All's Well That Ends Well
SCENE I. Rousillon. The COUNT's palace
Enter BERTRAM, the COUNTESS of Rousillon, HELENA, and LAFEU, all inblack
In delivering my son from me, I bury a second husband.
And I in going, madam, weep o'er my father's death anew: but I must attend hismajesty's command, to whom I am now in ward, evermore in subjection.
You shall find of the king a husband, madam; you, sir, a father: he that sogenerally is at all times good must of necessity hold his virtue to you; whoseworthiness would stir it up where it wanted rather than lack it where there is suchabundance.
What hope is there of his majesty's amendment?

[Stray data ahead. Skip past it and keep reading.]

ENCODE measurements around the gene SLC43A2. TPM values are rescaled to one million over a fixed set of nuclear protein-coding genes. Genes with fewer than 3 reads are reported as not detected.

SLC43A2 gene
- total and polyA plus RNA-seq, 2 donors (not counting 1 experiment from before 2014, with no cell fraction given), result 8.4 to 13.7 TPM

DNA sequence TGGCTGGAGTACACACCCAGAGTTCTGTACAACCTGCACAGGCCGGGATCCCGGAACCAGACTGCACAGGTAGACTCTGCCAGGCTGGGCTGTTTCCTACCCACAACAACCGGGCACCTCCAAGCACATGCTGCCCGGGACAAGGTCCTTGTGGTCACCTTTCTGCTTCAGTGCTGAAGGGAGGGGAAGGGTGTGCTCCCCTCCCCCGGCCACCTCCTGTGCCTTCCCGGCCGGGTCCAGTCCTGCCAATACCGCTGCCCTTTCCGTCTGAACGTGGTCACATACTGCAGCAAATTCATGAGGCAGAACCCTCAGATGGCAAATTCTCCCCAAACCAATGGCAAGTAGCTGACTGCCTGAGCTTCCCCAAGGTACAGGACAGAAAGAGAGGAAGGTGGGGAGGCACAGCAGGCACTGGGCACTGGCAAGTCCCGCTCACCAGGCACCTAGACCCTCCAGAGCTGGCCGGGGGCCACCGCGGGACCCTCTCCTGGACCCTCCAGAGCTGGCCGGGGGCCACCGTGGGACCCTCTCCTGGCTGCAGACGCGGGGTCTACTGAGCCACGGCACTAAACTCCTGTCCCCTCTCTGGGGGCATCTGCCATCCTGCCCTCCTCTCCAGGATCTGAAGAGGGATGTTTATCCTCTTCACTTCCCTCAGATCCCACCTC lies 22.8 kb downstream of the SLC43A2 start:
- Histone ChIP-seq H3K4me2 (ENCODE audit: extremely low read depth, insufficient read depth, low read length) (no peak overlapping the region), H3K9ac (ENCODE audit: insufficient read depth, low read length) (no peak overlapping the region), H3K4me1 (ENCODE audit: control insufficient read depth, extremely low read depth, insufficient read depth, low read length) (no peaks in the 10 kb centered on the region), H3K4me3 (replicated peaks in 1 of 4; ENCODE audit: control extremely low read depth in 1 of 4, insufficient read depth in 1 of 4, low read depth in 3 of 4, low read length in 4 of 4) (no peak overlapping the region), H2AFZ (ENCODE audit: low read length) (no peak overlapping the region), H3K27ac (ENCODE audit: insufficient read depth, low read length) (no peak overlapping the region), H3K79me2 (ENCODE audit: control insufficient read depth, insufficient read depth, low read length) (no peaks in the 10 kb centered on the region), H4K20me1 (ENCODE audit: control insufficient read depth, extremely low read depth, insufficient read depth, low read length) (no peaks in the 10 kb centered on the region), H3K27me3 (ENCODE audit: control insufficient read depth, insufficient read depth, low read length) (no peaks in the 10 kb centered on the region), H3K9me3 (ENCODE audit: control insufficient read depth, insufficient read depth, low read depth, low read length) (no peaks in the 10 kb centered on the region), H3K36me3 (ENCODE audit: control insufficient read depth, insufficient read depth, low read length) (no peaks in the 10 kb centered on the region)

He hath abandoned his physicians, madam; under whose practises he hathpersecuted time with hope, and finds no other advantage in the process but onlythe losing of hope by time.
This young gentlewoman had a father,--O, that 'had'! how sad a passage 'tis!--whose skill was almost as great as his honesty; had it stretched so far, wouldhave made nature immortal, and death should have play for lack of work. Would,for the king's sake, he were living! I think it would be the death of the king'sdisease.
How called you the man you speak of, madam?
He was famous, sir, in his profession, and it was his great right to be so: Gerardde Narbon.